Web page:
It’s been a while that entertainment consumption over video streaming OTT (over-the-top) apps from the comfort of one’s TV at home, or smartphone screen on the move, has become a thing. So much so that, a diverse plethora of apps—homegrown and international—is vying for viewers’ attention and wallet share, leading to a crowded market. Netflix, Disney Hotstar, Amazon Prime Video and Zee5 are some of the names that come to mind easily. But there are several others like Hungama Play, Voot, Sony LIV, MX Player, Eros Now and others that are out there as well.

Since OTT apps are mostly subscription-driven and ask users to pay for premium, ad-free content, the question is whether all these apps will continue to survive and thrive in the long run. The names mentioned above are all backed by some serious capital, committed by global tech companies or media powerhouses. But it isn’t capital that’s most important here. It is the ability to acquire or produce copious amounts of content through the year to cater to the widest possible cross-section of viewers and retain them over a period of time. That’s easier said than done. While larger media conglomerates like Disney-Star and Zee Entertainment Enterprises Ltd can cross-utilise content meant for their other arms like television broadcast, live sports and film production to increase marginal utility. It is the standalone players that have to burn massive cash in producing cutting-edge content and monetise it well to earn a decent return on investment. Again, easier said than done, as even the mighty Netflix would vouch.

So what does a standalone OTT player do to remain competent in a race that has no dearth of runners? Eros International’s recent deal with STX Entertainment—a merger wherein Hollywood meets Bollywood—may provide an answer. At a time when the Covid-19 global pandemic is forcing people to stay indoors and consume content on their smartphones and TV screens, the creation of a media company that has a strong content pipeline on one end and an established digital streaming platform with subscribers on the other appears to make sense. For Eros, the deal brings a steady stream of Hollywood content usable on Eros Now, which was lacking high quality English-language content thus far. For STX, it gets access to an OTT platform that can serve as an alternate distribution channel for its films at a time when the future of theatrical film exhibition is uncertain, at least for the next couple of years. The fear is that patrons might choose to stay away from crowded theatres owing to health concerns.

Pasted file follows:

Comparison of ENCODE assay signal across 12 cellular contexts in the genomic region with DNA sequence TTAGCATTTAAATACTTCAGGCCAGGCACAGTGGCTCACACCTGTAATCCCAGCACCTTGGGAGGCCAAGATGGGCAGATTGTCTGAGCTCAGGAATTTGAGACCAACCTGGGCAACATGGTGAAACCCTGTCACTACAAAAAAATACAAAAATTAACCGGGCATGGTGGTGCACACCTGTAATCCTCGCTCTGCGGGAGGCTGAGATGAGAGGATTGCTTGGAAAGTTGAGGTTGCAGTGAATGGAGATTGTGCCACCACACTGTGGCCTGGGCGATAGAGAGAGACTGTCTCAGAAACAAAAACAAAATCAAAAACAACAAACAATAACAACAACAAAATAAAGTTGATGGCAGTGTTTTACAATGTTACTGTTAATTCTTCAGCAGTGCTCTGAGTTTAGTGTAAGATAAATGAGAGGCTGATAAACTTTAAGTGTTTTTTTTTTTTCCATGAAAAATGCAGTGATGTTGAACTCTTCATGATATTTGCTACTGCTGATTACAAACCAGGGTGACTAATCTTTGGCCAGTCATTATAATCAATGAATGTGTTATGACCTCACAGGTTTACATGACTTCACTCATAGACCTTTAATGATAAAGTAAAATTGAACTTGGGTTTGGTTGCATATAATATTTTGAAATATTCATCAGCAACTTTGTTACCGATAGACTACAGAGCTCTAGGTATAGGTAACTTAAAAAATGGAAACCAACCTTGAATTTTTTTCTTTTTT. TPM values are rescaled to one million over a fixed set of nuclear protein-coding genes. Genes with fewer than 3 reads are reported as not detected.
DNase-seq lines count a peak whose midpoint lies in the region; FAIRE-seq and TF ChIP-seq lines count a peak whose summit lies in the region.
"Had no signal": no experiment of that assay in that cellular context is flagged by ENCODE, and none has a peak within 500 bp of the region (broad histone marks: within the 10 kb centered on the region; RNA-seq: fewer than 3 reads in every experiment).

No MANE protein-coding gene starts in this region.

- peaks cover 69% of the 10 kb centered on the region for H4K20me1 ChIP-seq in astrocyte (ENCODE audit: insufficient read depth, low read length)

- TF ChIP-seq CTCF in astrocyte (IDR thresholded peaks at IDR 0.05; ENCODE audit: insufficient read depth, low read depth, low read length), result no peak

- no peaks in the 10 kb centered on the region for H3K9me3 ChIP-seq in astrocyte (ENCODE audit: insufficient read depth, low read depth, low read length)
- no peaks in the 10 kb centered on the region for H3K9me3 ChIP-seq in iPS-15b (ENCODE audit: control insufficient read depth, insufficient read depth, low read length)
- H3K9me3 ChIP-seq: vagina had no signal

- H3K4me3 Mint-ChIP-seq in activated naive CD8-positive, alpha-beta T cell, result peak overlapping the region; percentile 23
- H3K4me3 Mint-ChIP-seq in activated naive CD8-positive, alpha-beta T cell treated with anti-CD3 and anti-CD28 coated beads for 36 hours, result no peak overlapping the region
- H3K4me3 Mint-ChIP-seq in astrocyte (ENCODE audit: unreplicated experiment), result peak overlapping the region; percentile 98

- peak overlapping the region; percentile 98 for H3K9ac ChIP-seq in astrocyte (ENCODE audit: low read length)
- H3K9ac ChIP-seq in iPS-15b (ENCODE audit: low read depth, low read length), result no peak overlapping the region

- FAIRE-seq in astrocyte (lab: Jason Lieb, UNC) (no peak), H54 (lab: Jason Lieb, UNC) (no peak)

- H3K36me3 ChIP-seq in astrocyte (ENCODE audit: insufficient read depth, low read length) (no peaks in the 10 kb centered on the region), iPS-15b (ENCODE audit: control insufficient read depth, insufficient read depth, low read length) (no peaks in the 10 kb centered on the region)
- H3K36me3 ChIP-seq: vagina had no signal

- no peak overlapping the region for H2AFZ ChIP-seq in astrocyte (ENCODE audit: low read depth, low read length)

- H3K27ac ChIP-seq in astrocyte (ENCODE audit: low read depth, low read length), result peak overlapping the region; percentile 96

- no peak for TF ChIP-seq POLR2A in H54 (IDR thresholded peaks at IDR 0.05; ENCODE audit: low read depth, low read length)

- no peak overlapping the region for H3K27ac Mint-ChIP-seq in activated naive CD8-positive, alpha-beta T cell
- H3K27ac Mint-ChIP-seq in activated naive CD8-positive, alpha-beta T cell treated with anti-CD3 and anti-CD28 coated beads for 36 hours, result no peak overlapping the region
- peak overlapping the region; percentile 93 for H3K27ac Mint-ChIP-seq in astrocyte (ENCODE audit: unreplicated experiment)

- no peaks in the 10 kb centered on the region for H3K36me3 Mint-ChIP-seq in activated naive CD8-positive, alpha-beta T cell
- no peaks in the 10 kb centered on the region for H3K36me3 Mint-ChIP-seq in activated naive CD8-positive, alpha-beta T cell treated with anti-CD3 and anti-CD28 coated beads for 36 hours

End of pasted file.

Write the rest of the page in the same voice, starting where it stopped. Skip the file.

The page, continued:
Eros International (which is Eros Now’s ultimate parent company, via a subsidiary listed in India) is a NYSE-listed entertainment company that acquires, co-produces and distributes Indian content across languages and formats such as cinema, television and digital new media. It has also distributed blockbuster Bollywood films like Bajrangi Bhaijaan and Andhadhun in global markets including China and Japan.

The company, led by media entrepreneur Kishore Lulla, will be merging with STX, an independent Hollywood studio founded in 2014, which has produced films like the Jennifer Lopez-starrer Hustlers and Matthew McConaughey-starrer The Gentlemen. In an all-stock deal, the two companies will be merging to form what will be known as Eros STX Global Corp (which will continued to be listed on the NYSE) with Eros and STX holding 38% each in the company. Of the remaining 24%, around 15% will be held by existing and new investors in the company, private equity firms including TPG, Hony Capital and Liberty Global. These investors will be pumping in fresh equity to the tune of $125 million. The balance 9% will be held in a management equity pool.

“We are thrilled to join with STX Entertainment as this represents a landmark step in our company’s transformation. We are already at an inflection point as we move to a more consistent, stable and high growth revenue profile with our digital OTT platform,” says Lulla, executive chairman and chief executive officer of Eros International. “This merger will not only fuel our growth but will also diversify our underlying sources of revenue and subscribers with a truly global play, building a powerhouse between East and West.”